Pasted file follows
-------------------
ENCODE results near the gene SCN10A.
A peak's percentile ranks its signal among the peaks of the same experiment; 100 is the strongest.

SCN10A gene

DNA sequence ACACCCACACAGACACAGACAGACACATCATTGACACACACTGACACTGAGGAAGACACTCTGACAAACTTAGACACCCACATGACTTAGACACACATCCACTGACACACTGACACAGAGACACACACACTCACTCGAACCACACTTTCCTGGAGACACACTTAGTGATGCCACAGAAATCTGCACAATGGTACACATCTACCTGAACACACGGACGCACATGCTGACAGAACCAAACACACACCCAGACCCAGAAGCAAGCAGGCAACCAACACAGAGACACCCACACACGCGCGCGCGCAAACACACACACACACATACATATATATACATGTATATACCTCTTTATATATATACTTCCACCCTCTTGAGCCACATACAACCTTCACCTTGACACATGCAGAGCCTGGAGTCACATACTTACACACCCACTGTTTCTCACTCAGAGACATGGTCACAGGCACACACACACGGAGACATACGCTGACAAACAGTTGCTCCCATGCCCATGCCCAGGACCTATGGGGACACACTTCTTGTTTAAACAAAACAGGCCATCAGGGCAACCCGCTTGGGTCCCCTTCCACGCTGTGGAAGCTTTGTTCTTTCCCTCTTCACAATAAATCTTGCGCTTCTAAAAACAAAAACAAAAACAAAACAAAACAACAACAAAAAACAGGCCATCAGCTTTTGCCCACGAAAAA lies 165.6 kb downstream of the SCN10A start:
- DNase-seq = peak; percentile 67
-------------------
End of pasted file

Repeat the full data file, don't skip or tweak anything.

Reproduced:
ENCODE results near the gene SCN10A.
A peak's percentile ranks its signal among the peaks of the same experiment; 100 is the strongest.

SCN10A gene

DNA sequence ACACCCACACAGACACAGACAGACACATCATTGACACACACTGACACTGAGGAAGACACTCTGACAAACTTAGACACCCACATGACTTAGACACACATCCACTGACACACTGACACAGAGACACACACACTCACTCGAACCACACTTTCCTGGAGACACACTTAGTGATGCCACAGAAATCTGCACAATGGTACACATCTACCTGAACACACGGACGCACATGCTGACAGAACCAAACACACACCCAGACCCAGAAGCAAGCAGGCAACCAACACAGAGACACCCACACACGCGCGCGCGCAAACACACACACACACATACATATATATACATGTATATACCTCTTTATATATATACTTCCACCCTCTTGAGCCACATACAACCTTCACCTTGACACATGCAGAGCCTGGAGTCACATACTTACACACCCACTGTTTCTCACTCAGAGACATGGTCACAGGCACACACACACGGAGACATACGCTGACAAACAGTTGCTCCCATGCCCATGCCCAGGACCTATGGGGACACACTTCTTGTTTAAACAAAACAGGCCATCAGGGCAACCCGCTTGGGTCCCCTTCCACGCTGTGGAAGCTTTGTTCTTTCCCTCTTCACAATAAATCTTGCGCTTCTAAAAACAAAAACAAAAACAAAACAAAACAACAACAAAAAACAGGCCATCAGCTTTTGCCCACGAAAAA lies 165.6 kb downstream of the SCN10A start:
- DNase-seq = peak; percentile 67